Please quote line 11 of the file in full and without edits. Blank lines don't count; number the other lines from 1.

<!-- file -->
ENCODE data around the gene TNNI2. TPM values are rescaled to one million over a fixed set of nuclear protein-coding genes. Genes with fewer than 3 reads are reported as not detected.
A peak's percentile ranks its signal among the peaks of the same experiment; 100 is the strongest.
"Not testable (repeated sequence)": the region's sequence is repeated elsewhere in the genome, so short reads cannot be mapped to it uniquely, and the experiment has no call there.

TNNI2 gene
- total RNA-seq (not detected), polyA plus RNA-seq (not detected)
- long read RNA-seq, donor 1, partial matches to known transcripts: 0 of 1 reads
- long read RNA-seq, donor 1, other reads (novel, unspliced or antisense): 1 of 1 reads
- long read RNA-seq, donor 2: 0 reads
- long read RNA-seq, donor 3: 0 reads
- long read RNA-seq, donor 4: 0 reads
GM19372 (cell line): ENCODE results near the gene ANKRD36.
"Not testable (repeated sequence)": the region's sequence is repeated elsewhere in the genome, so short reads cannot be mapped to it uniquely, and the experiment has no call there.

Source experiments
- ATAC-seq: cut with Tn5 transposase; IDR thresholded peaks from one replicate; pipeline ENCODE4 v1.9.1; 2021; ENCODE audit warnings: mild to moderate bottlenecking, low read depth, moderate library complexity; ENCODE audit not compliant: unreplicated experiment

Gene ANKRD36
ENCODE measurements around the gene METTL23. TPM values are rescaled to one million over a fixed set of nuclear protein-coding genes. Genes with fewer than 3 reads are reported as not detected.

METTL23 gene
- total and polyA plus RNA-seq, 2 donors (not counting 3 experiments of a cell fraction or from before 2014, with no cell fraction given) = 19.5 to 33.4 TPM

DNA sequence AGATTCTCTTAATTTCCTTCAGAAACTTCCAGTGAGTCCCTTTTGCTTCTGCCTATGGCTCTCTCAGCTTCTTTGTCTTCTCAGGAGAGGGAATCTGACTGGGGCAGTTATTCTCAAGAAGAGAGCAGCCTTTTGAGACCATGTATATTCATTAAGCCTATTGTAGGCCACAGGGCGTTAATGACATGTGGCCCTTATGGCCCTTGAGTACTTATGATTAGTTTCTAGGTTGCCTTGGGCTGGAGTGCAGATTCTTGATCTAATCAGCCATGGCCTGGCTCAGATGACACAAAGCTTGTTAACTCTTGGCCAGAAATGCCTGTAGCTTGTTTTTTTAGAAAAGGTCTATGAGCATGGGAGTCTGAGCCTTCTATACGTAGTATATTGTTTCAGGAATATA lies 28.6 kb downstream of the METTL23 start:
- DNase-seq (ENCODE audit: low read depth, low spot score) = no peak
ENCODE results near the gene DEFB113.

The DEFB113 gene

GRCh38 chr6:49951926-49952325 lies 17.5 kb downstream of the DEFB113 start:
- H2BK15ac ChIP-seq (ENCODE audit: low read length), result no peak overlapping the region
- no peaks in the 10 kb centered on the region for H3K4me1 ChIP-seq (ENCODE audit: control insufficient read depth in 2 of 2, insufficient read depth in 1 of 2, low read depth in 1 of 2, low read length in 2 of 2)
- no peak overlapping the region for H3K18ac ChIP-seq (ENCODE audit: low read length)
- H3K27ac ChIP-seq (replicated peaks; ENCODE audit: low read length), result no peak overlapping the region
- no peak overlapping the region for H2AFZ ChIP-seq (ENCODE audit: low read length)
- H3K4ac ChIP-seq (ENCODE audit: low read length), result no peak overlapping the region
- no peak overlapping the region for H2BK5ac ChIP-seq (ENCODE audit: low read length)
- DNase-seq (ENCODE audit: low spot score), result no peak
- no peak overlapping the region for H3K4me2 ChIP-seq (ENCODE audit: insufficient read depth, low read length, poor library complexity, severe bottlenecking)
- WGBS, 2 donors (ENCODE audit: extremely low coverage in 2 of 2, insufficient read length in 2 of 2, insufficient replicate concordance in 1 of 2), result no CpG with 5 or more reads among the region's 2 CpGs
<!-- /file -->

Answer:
GM19372 (cell line): ENCODE results near the gene ANKRD36.